Divorce is Costly for Women

A UConn economics professor analyzed Social Security data on 600 women from their divorces in the 1970s through retirement. Divorce cost them dearly.

Social Security card

Social Security card

Kenneth Couch, professor of economics.
Kenneth Couch, professor of economics.

From supermarket tabloids to the New York Times, the financial costs of divorcing are widely publicized with every celebrity split-up. Now a scholarly study has documented divorce’s significant impact on women’s economic security.

Kenneth Couch, an economics professor in the College of Liberal Arts and Sciences who studies the economic effects of unexpected lifecycle events, has presented the results of an unusually long-term study, covering 40 years in the lifespan of more than 2,000 women, showing that “family structure matters a lot” for their economic well-being.

In short, marriage has such a significant economic benefit for women that even divorcees who develop their own careers can’t match it.

The study, developed in collaboration with the Social Security Administration, analyzes the economic impact on about 600 women from the time of their divorces in the 1970s – when divorce in the U.S. was at its peak – into their retirement, as late as 2008.

It shows that economic pressure forced many divorced women into the job market. This created large jumps in their personal income at first, since many of them had reduced or given up their jobs while they were married, perhaps in anticipation of having children or because they were expected to expand their care-giving roles.

Seventy percent of divorced women in the U.S. remarry, however. When they do, their job status and personal income again drops, going back to what it would have been if they had been married all along.

The divorced women in the study who did not remarry maintained their careers and higher personal earnings to the end of their working years. “They really ramped up their work effort for the rest of their life,” Couch says, giving them a larger individual Social Security benefit at retirement.

But at retirement, the households of the married women who had earned less money during their working lives collected more in Social Security benefits because of the extra boost from their spouse’s benefit. Where divorced women who never remarried had an average monthly benefit of around $1,000, the figure more than doubled, to $2,231, for continuously married women who enjoyed the combined effect of their husband’s benefit, too.

Divorced women who remarried had a similar advantage compared with those who did not: Their benefit, combined with their spouse’s, came to more than $2,000 monthly.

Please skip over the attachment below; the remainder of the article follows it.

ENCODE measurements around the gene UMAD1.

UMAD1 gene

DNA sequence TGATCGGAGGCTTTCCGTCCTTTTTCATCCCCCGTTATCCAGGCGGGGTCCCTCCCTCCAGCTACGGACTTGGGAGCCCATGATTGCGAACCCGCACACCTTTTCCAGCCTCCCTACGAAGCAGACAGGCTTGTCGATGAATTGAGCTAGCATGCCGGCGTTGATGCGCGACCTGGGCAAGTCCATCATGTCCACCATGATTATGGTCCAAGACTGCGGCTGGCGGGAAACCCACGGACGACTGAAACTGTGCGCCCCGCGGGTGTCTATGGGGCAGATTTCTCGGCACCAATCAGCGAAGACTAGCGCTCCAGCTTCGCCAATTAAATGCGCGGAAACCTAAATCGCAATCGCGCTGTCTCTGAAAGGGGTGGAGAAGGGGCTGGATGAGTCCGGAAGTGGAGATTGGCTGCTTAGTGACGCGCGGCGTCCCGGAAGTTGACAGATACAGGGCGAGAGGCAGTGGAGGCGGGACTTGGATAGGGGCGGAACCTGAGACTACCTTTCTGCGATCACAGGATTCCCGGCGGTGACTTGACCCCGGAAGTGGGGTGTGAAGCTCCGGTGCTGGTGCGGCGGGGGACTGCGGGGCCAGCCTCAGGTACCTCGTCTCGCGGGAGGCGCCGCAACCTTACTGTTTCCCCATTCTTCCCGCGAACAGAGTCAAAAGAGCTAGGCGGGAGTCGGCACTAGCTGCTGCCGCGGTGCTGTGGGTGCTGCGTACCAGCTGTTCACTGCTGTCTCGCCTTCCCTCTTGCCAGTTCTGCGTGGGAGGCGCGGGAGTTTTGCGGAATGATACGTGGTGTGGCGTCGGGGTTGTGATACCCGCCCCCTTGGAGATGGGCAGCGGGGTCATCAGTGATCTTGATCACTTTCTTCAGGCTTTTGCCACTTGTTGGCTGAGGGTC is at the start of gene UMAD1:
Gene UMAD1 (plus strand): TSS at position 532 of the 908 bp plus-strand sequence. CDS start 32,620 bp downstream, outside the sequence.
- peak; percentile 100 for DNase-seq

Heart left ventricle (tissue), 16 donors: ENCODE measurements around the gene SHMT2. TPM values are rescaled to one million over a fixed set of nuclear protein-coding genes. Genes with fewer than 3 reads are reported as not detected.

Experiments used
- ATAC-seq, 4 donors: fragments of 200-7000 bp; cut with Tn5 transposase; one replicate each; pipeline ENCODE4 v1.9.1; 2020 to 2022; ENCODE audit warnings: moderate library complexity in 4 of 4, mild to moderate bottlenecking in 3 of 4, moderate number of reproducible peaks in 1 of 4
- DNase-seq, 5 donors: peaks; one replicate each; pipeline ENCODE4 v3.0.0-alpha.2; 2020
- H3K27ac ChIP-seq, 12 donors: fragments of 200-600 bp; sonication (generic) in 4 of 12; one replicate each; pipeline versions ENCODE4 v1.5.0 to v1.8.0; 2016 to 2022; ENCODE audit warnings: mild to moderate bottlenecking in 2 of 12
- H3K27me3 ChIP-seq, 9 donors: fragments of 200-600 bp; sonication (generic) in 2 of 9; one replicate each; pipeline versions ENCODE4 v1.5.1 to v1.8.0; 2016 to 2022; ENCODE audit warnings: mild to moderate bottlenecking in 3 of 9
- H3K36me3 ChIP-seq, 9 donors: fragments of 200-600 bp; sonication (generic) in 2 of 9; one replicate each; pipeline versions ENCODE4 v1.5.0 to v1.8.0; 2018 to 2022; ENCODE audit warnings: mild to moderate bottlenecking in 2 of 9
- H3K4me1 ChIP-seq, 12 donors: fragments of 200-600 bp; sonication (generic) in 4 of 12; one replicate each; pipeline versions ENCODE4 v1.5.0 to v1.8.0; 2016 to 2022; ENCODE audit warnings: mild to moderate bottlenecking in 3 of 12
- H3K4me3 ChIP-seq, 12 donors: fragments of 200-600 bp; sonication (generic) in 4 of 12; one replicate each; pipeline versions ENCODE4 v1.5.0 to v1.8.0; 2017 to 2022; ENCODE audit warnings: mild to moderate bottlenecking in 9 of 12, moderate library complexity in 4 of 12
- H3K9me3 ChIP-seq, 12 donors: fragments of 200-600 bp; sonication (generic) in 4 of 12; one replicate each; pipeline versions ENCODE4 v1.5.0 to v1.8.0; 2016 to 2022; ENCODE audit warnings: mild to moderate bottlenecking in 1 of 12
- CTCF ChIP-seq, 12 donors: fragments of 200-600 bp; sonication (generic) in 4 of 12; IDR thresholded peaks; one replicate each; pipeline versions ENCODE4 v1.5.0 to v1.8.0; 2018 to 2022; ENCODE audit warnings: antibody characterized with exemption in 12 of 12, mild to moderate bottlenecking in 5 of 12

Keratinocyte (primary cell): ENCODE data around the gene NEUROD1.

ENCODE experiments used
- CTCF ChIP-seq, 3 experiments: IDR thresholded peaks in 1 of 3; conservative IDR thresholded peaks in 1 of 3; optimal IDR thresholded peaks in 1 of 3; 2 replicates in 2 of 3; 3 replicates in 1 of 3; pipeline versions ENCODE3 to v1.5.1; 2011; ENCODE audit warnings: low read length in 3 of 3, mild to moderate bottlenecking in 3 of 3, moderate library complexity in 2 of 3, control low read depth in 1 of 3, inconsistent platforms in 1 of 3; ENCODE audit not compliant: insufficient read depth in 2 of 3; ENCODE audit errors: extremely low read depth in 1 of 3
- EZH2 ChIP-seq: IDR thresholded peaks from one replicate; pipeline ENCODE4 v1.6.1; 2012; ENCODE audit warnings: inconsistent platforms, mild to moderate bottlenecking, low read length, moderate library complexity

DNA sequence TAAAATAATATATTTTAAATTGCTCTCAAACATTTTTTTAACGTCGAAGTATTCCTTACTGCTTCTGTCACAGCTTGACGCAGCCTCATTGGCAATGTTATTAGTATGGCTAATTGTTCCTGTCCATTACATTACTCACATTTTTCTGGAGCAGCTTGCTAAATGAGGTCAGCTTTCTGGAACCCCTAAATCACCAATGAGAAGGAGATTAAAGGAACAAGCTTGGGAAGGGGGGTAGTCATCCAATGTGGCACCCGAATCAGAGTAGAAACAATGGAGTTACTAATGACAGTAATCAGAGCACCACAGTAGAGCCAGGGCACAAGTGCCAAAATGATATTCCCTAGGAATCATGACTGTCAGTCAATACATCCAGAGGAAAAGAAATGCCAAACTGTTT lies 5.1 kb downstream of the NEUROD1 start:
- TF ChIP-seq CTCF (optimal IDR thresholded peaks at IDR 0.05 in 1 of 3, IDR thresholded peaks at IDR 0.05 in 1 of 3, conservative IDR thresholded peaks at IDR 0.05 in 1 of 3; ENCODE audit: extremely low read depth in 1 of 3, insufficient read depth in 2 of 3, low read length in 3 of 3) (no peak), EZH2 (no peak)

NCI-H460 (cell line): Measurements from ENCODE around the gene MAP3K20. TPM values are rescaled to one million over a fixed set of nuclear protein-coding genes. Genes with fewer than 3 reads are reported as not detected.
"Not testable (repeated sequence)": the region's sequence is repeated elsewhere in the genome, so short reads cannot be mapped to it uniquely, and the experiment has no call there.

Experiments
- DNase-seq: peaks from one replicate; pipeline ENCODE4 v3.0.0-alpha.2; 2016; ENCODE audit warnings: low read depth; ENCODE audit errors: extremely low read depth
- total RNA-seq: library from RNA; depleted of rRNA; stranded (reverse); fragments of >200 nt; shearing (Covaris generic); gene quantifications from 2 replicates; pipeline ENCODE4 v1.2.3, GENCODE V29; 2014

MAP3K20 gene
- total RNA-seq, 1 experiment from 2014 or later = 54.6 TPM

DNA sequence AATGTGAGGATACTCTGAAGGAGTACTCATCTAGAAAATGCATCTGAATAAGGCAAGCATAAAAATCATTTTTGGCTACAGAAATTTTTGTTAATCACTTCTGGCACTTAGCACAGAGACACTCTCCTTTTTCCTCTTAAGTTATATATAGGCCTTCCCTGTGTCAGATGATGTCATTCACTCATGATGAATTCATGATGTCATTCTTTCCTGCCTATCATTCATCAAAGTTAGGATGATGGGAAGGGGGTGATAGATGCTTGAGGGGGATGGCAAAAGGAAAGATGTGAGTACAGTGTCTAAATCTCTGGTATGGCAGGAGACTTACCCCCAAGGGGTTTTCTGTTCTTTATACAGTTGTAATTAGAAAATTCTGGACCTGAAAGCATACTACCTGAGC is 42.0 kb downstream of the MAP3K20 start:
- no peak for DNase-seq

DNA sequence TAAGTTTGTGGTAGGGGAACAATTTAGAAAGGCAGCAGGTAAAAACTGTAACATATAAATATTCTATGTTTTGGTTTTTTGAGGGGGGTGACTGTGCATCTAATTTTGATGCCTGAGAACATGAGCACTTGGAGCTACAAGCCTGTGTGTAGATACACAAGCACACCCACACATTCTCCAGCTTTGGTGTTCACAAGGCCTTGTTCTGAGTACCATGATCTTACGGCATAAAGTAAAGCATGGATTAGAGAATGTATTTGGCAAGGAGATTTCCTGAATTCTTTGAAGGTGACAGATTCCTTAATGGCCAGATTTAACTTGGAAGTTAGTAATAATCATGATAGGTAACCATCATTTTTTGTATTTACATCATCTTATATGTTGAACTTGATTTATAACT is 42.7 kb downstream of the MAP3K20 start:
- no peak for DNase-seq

In the long run, staying married, or remarrying after a divorce, translates into greater economic security for women.

“It seems like most people understand there are advantages to forming durable relationships and staying in them,” Couch says.

Still, while divorce rates have fallen since the early 1980s, divorce “remains a high probability life cycle event” with a significant impact on women’s earnings and Social Security benefits, according to the study.

Divorce and poverty

Recently released U.S. Census figures on divorce rates tend to confirm the economic advantage of marriage for women. In 2009, during the recession, women who divorced in the previous year were more likely to receive public assistance than men, and they reported lower household income. They were also more likely to be poor than recently divorced men.

Couch’s study was presented at a Federal Reserve Bank of San Francisco “Conference on Unexpected Lifecycle Events and Economic Well-Being” that he helped organize last spring. The collected papers, edited by Couch and Mary C. Daly of the Federal Reserve Bank of San Francisco, will be published by Stanford University Press, with chapters on the economic impact of unexpected changes in family structure, health, and job loss.

The basic research can be used to inform government policy responses in areas such as unemployment benefits, or how divorce law addresses financial assets and child support, Couch says.

Couch is well known for studying what happens to people when the unexpected event of job loss occurs. When the recession hit, he was asked by the SSA to work with its staff, analyzing the impact of the job losses that have occurred during the current recession as well as the effect of changing family structure on the well-being of Americans. He has spent part of the past two years in Washington, D.C. working with the SSA.

His co-authors on the divorce study – “Impact of Divorce on Women’s Earnings and Retirement over the Life Course,” are Christopher R. Tamborini, an SSA research analyst; Gayle L. Reznik, an SSA economist; and John W.R. Phillips, a health scientist administrator at the National Institute of Aging.